Beyond the Naked Eye: What Is Polluting the Lebanese Coast?
Dr. Akoury and his team of postdocs and undergrads fished for pharmaceuticals, heavy metals and microplastics in 40 locations across the coastline, hoping to inform future plans for treatment and policymaking.
The Lebanese coastline stretches for more than 220 kilometers along the Eastern Mediterranean and is home to the country’s capital and major cities, ports and tourist attractions. Lurking within the picturesque beaches, however, are alarming levels of pollutants, as one study by LAU Assistant Professor of Chemistry Elias Akoury has found.
For a research project funded by the U.S. -Middle East Partnership Initiative (MEPI) Tomorrow’s Leaders Program (TL), Dr. Akoury and his team set out to collect specimens from seawater, sediments, vegetation and soil from 40 locations along the Lebanese coast, from North to South. A previous study last year also explored microplastic pollution around the Palm Islands Natural Reserve.
“The main goal of the research is to investigate the levels of pharmaceuticals, heavy metals and microplastics to identify and assess the sources of health-associated hazards and investigate the most persistent and dominant derivatives,” said Dr. Akoury.
To do so, Dr. Akoury formed an LAU team of two post-doctoral fellows – Drs. Bilal Nehmeh and Fatima Haydous – supported by the Office of Graduate Studies and Research, as well as MEPI-TL undergraduate scholar Zohrab Abrahamian and senior chemistry undergrads Christopher Saab, Mariam Bou Orm, Sara Sabbagh and Bayan Abdlwahab.
Using several spectroscopic and chromatographic techniques, the research team identified and quantified the contaminants and their derivatives. The samples they are currently analyzing are 22 pharmaceutical byproducts, 20 microplastic components and 14 major, toxic-heavy metals such as mercury, lead, arsenic, cadmium, chromium, zinc, nickel and copper, among others.
The research results, together with the methodology, comprehensive analysis and guidelines are slated to be published in peer-reviewed journals. “Ongoing analysis and preliminary results have shown alarming levels of cadmium, lead, arsenic and molybdenum – a chemical element – in wastewater, in addition to contamination with phthalates,” revealed Dr. Akoury.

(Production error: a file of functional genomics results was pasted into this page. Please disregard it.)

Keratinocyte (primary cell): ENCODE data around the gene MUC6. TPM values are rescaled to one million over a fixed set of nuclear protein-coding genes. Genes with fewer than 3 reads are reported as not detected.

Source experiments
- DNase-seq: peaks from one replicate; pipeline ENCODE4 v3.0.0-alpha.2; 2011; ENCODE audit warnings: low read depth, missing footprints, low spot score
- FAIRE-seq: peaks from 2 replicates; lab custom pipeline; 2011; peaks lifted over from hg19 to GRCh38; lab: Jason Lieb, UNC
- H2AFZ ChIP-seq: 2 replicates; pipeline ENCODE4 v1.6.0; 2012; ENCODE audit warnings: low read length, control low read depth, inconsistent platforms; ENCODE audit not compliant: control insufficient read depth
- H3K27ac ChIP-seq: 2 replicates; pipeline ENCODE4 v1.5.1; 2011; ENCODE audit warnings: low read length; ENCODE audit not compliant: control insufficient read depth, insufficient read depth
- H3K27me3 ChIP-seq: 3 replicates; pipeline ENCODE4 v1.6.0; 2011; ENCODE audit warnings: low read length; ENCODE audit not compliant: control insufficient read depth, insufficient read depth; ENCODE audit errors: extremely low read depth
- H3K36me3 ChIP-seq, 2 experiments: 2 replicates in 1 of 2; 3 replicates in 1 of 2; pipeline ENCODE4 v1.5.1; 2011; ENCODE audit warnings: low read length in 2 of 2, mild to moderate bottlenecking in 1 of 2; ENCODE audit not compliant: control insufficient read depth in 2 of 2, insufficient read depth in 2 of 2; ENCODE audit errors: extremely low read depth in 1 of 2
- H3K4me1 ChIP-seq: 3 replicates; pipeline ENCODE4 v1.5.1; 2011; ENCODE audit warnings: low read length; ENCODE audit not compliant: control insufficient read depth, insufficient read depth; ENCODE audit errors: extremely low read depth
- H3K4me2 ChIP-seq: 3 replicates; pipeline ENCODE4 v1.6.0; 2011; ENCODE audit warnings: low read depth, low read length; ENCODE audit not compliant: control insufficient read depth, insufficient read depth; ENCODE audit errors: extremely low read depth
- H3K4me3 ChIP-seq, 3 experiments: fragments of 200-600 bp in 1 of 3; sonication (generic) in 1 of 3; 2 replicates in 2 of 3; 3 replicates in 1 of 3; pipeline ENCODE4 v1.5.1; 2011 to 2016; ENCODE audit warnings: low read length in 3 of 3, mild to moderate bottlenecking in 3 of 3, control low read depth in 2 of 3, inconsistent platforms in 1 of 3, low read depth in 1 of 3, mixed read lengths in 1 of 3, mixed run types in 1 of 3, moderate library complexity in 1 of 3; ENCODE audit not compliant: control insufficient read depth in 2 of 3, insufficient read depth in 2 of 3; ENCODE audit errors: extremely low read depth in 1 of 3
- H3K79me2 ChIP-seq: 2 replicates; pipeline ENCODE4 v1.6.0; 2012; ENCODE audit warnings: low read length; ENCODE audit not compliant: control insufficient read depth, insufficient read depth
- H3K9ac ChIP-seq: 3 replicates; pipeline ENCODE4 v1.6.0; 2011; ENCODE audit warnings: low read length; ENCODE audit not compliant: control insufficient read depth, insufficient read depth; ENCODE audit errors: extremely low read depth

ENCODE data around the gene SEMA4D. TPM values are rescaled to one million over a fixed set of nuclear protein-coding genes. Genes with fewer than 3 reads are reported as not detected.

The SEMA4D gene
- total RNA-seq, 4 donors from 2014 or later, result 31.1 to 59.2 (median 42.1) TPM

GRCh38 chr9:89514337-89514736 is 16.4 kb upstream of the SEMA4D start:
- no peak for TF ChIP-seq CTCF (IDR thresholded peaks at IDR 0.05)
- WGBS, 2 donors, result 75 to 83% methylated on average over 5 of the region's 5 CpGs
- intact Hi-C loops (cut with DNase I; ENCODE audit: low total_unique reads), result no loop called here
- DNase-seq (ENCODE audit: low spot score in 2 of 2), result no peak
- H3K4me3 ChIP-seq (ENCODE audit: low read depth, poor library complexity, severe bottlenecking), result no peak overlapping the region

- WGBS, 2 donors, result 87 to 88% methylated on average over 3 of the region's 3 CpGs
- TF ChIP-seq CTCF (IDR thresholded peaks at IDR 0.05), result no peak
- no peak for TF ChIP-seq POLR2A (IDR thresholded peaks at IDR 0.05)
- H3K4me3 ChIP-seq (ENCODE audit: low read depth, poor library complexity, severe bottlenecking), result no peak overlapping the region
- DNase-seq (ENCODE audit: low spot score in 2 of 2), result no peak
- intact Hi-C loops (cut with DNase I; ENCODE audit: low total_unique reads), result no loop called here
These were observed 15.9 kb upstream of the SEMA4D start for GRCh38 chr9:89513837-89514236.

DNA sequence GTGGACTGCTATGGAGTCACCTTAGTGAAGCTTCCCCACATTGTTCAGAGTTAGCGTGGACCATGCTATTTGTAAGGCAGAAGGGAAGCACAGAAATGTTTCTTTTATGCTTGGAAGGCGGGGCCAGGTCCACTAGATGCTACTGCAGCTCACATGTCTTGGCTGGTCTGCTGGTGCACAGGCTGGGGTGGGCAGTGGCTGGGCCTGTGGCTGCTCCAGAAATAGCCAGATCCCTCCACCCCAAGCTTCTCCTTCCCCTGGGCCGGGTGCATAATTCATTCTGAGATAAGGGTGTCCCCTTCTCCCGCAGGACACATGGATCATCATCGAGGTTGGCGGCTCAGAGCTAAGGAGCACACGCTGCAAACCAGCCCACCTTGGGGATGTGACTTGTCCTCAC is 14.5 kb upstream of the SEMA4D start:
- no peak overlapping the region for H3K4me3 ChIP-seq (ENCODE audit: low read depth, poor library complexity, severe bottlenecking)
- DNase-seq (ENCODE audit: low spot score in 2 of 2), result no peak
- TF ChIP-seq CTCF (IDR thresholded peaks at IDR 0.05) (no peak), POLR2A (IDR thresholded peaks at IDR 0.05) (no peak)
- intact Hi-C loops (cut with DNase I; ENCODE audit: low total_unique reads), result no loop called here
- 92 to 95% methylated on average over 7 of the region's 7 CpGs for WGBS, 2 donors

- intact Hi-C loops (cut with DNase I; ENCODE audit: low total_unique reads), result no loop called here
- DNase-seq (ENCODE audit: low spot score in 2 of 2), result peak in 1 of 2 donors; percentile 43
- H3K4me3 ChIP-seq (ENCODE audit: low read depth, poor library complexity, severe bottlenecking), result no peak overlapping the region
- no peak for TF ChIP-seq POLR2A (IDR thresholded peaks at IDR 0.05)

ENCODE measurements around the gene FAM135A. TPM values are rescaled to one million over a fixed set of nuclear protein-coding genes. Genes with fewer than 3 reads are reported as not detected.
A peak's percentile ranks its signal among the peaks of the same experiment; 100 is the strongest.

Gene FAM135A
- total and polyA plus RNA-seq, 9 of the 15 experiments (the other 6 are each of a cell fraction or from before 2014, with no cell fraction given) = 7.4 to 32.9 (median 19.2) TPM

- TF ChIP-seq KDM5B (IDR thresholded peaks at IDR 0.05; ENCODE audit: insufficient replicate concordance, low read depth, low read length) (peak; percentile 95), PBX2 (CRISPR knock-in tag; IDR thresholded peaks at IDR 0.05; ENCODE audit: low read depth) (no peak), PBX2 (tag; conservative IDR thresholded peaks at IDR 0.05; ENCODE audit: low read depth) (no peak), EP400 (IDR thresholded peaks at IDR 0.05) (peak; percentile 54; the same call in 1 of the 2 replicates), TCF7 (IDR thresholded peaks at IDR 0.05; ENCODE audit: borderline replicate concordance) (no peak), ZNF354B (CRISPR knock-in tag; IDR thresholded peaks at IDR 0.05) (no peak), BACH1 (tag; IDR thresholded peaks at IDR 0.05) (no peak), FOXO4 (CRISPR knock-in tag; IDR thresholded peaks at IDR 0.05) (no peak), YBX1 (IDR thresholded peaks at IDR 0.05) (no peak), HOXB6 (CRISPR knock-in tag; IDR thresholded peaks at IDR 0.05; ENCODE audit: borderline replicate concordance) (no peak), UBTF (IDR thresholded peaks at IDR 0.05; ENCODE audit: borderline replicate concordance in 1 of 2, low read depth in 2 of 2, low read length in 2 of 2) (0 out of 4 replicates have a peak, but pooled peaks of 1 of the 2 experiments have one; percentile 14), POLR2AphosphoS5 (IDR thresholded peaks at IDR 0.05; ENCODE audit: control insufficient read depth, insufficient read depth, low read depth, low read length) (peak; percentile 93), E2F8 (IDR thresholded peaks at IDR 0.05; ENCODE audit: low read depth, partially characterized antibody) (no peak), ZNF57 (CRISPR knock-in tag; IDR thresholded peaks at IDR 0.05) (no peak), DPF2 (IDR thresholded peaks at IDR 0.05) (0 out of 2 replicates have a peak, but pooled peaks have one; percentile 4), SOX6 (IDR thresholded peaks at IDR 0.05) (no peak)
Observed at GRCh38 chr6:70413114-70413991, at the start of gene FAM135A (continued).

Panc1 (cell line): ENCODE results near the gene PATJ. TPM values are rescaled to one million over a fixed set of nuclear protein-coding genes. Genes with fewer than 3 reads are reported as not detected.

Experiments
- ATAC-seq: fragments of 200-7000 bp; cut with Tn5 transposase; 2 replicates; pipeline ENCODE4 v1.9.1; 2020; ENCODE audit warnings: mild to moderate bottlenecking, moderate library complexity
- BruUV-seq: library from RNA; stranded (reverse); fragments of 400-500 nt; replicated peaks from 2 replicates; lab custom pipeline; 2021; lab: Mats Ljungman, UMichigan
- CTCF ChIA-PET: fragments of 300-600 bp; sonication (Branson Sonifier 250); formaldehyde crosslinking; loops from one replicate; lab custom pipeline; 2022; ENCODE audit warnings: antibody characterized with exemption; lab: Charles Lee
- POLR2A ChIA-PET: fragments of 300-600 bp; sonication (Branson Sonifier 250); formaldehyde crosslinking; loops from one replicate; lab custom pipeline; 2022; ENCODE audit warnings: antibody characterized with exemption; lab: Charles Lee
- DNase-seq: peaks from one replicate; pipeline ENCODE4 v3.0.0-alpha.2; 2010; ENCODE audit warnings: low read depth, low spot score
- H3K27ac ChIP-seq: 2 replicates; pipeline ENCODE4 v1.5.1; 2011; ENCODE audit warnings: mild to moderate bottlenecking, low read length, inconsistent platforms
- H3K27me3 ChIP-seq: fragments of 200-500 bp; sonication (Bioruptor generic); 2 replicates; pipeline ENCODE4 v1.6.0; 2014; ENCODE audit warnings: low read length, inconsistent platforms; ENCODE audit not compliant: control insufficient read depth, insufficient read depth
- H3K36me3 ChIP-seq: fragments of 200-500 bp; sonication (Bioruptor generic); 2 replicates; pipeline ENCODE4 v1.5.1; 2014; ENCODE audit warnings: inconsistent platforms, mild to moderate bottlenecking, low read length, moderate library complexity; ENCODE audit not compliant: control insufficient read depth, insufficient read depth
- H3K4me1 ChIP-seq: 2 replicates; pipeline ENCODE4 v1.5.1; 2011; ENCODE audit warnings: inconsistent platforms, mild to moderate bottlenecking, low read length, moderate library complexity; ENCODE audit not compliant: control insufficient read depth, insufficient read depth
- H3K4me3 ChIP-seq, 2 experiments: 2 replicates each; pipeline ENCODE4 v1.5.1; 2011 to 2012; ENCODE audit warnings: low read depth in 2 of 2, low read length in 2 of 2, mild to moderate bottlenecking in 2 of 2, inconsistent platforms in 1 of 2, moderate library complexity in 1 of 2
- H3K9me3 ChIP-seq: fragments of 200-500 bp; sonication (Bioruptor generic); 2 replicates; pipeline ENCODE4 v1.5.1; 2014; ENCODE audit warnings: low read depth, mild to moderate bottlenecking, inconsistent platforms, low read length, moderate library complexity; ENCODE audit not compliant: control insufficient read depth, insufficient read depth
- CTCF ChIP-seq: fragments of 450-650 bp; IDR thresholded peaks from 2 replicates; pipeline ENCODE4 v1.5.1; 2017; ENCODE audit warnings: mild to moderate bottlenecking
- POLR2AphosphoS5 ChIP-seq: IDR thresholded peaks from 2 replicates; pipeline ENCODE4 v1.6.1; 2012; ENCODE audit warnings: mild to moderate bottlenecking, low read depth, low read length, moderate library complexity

Phthalates, hormone-disrupting chemicals released by plastics, can interfere with the male sex hormone, reduce female fertility and increase birth defects.
As health safety is a major concern, public awareness should be raised about the effects of water pollution and which beach spots are safe for swimming and fishing once the project is finalized and contaminated areas are defined. Recommendations will vary depending on the location along the Lebanese coast. Strategic plans pertaining to safe waste disposal should also be implemented to reduce the absorption of heavy metals, water treatment, and wastewater management.
One of the most crucial strategies for controlling plastic pollution, said Dr. Akoury, “is by engaging the private sector and encouraging people to use alternatives to plastic products and packaging.” As for the public sector, he confirmed that the research findings will be shared with concerned ministries to help inform and revise the current national plan and implement quality monitoring systems.
Asked whether the study will touch on the bacterium Vibrio cholerae, Dr. Akoury said that the analysis will be focused on chemical contaminants, although the experiments they are acquiring will give some indication if bacteria are present.
Ultimately, the research opens the door to investigating other water sources for contaminants, as well as expanding the study to include air and soil pollution. Specific research findings, such as confirming the presence of heavy metals and phthalates in water, have pushed the researchers to study the pharmaceutical byproducts that could contaminate the water in the areas where pharmaceuticals and hospitals operate.